Sunday, December 20, 2015
Every Haunting Hour Ever #26: Flight
Original Airdate: October 22, 2011
Director: Peter Deluise
You know, I kind of feel bad for the grim reaper. I mean, he's the guy who is the master of death yet gets little representation in the media. Well luckily for me, this episode just happens to feature the reaper in which fearing them sorta takes place.
A boy named Josh (Dakota Goyo) is on his first flight. He learns that the Grim Reaper in the form of an old woman is a fellow passenger and the ghost of a millionaire named Vincent (Tobias Slezak) is trying to escape her. When the airplane starts to lose power, Josh convinces Vincent to move on to the next life which Vincent does and the airplane's power is restored.
While I didn't think it was as depressing as The Perfect Brother, the episode was still great at delivering tearjerking scenes. I think this comes from the interactions between Josh and Vincent. They both work off of each other rather well and they both learn from one another (Josh learns to be braver about flying and appreciate his father more and Vincent learns to accept death.)
Another thing I like about this episode is the message. Throughout the story, the episode is conveying a message about how to not only accept death when it comes but to also live your life to the fullest as your life could be taken away at any moment. Sure, the message is shown in a rather depressing way but I still felt like that portrayal didn't get in the way of understanding the message. It's also applicable to today since in modern life, there's a lot of rushing around and rarely do we get the chance to just slow down and enjoy the moment. But when that moment does come, this episode says to take full advantage of it.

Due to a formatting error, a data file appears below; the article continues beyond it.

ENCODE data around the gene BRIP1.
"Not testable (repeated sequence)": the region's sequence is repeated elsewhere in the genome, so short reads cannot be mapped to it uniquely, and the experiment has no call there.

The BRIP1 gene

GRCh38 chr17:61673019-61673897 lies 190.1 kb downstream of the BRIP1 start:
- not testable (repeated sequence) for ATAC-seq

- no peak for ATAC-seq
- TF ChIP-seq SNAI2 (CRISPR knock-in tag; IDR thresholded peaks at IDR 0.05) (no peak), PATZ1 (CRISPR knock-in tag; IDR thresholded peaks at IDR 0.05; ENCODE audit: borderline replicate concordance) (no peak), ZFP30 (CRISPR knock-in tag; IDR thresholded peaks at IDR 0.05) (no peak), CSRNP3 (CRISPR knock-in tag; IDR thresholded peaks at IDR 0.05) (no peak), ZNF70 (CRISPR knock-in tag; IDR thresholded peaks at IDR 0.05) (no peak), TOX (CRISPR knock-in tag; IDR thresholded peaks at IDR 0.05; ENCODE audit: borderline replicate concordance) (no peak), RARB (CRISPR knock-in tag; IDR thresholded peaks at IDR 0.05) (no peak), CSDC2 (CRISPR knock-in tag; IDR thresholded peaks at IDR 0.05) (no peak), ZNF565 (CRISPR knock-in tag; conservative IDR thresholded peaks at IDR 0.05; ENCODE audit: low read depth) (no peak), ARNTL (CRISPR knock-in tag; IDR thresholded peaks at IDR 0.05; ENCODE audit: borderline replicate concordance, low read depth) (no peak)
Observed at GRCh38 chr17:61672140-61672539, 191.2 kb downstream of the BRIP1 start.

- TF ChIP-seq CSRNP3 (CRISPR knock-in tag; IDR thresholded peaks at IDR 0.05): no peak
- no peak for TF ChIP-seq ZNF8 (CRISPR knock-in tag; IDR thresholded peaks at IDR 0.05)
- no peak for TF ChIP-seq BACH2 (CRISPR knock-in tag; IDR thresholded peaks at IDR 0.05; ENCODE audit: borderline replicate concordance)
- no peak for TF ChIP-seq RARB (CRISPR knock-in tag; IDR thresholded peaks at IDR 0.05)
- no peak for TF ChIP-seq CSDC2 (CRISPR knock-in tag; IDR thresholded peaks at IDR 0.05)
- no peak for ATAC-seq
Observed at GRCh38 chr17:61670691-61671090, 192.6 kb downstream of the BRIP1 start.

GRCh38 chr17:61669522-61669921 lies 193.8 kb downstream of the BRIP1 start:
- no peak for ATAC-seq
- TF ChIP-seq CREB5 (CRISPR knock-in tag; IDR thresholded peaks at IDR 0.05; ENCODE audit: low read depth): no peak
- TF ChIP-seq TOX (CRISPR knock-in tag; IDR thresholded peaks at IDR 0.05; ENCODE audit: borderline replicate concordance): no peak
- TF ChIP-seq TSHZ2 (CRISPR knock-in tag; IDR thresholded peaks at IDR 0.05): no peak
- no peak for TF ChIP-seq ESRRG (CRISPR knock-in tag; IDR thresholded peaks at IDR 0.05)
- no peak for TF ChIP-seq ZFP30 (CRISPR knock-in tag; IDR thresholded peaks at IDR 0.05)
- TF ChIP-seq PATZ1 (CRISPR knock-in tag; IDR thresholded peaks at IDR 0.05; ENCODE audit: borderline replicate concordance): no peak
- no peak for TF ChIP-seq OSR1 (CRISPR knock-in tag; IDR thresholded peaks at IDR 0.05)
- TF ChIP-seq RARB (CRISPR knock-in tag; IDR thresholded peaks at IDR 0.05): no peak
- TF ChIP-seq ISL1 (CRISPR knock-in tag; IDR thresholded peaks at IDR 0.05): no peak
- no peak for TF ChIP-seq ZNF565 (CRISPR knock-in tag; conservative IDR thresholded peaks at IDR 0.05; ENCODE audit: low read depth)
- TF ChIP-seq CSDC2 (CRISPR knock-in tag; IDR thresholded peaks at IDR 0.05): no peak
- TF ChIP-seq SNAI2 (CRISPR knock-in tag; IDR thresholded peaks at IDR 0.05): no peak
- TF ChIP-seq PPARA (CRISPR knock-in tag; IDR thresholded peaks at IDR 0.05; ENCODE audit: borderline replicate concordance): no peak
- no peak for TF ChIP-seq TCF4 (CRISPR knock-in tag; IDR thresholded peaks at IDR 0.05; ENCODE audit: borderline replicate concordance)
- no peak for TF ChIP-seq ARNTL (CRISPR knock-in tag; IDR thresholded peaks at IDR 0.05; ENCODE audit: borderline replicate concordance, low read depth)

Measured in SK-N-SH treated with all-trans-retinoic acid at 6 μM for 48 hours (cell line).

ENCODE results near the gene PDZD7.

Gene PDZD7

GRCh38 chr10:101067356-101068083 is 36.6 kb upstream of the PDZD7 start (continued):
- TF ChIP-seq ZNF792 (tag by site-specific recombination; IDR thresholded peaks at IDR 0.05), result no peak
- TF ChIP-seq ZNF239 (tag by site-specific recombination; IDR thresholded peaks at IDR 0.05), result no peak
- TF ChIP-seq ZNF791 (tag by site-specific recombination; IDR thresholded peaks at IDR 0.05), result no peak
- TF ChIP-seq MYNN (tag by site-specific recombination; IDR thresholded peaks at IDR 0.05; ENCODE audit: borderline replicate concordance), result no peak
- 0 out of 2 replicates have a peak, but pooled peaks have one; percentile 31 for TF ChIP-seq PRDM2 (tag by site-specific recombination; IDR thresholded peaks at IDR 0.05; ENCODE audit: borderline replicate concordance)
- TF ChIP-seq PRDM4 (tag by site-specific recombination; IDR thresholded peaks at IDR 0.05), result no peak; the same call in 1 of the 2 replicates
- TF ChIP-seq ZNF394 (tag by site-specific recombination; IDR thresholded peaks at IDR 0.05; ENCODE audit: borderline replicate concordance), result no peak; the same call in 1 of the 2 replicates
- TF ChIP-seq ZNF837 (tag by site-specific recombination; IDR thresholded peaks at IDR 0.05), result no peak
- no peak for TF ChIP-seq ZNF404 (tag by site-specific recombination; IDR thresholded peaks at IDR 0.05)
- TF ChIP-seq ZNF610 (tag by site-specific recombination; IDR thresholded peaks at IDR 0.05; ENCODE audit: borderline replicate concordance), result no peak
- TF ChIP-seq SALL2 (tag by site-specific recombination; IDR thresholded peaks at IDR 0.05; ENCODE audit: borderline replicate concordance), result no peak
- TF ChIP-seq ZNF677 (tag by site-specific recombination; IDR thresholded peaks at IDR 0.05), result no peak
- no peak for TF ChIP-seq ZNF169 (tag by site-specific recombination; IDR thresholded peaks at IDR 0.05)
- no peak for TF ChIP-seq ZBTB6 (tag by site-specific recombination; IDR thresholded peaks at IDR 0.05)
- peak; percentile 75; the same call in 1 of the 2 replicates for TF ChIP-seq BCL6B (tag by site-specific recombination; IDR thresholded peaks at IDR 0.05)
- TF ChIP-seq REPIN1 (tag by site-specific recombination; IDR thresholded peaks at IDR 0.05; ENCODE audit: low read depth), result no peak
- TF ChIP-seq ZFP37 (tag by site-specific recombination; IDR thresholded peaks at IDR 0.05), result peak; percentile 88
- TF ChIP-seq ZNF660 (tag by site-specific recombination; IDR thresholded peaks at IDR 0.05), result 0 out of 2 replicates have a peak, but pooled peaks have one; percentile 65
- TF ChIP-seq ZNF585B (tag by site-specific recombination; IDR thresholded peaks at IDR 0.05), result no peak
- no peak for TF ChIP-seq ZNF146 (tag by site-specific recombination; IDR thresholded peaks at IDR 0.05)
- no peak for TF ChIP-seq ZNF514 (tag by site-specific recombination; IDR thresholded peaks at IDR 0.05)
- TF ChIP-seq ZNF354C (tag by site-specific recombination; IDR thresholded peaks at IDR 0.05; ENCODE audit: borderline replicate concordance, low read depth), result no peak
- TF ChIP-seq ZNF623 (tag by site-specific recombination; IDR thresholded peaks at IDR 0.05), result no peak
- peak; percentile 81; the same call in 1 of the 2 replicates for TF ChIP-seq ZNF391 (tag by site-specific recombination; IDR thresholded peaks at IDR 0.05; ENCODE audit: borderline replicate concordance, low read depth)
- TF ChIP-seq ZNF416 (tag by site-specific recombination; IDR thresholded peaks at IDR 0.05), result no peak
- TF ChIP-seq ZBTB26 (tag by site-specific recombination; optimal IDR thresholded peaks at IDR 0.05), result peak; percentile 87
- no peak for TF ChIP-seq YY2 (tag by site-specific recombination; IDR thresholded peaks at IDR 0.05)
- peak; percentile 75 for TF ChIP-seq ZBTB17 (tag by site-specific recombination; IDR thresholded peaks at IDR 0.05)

The other thing I liked about this episode is the atmosphere. Much like in Ghostly Stare, not much happens throughout the episode and because they don't have to focus on the story as much, there's more time to develop other elements like characters and atmosphere. Since this episode revolves around death, the atmosphere is grim and heavy. It also has more or a precarious feel to it given that the setting is on a plane and some people view planes as glass birds that break extremely easily.
Overall, Flight is an episode that has a lot of likeability to it. Heck, it may be one of my favorite episodes of season 2 or even the entire series. It's not over the top fun like Fear Never Knocks or terrifying like Walls, but it's still a great episode in its own right.
Overall Grade: A-